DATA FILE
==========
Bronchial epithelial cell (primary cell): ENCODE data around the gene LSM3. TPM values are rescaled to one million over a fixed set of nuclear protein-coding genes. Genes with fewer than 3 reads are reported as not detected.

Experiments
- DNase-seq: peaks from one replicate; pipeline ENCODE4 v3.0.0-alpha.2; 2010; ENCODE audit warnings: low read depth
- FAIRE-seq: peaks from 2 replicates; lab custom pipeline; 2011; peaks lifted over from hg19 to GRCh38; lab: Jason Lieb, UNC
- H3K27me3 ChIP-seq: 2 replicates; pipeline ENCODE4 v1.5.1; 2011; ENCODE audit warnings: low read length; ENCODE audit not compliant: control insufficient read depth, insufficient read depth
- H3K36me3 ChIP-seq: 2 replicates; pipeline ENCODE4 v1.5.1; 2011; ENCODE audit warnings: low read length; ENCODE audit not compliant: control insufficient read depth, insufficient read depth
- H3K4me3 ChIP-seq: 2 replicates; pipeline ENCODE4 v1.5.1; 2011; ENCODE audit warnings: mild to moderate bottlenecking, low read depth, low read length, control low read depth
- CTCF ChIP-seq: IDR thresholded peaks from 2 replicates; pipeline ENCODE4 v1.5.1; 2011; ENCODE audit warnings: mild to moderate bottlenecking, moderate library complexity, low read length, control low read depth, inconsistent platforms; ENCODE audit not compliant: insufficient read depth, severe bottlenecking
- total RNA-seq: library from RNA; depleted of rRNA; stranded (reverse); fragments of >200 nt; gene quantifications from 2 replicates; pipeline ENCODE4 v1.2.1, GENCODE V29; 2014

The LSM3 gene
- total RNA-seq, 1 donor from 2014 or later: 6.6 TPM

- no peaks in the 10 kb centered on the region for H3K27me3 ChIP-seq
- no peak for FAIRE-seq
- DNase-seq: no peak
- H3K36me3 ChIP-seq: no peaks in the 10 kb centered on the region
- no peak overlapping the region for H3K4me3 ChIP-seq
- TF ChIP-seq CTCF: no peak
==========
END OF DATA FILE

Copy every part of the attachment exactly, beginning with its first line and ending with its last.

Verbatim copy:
Bronchial epithelial cell (primary cell): ENCODE data around the gene LSM3. TPM values are rescaled to one million over a fixed set of nuclear protein-coding genes. Genes with fewer than 3 reads are reported as not detected.

Experiments
- DNase-seq: peaks from one replicate; pipeline ENCODE4 v3.0.0-alpha.2; 2010; ENCODE audit warnings: low read depth
- FAIRE-seq: peaks from 2 replicates; lab custom pipeline; 2011; peaks lifted over from hg19 to GRCh38; lab: Jason Lieb, UNC
- H3K27me3 ChIP-seq: 2 replicates; pipeline ENCODE4 v1.5.1; 2011; ENCODE audit warnings: low read length; ENCODE audit not compliant: control insufficient read depth, insufficient read depth
- H3K36me3 ChIP-seq: 2 replicates; pipeline ENCODE4 v1.5.1; 2011; ENCODE audit warnings: low read length; ENCODE audit not compliant: control insufficient read depth, insufficient read depth
- H3K4me3 ChIP-seq: 2 replicates; pipeline ENCODE4 v1.5.1; 2011; ENCODE audit warnings: mild to moderate bottlenecking, low read depth, low read length, control low read depth
- CTCF ChIP-seq: IDR thresholded peaks from 2 replicates; pipeline ENCODE4 v1.5.1; 2011; ENCODE audit warnings: mild to moderate bottlenecking, moderate library complexity, low read length, control low read depth, inconsistent platforms; ENCODE audit not compliant: insufficient read depth, severe bottlenecking
- total RNA-seq: library from RNA; depleted of rRNA; stranded (reverse); fragments of >200 nt; gene quantifications from 2 replicates; pipeline ENCODE4 v1.2.1, GENCODE V29; 2014

The LSM3 gene
- total RNA-seq, 1 donor from 2014 or later: 6.6 TPM

- no peaks in the 10 kb centered on the region for H3K27me3 ChIP-seq
- no peak for FAIRE-seq
- DNase-seq: no peak
- H3K36me3 ChIP-seq: no peaks in the 10 kb centered on the region
- no peak overlapping the region for H3K4me3 ChIP-seq
- TF ChIP-seq CTCF: no peak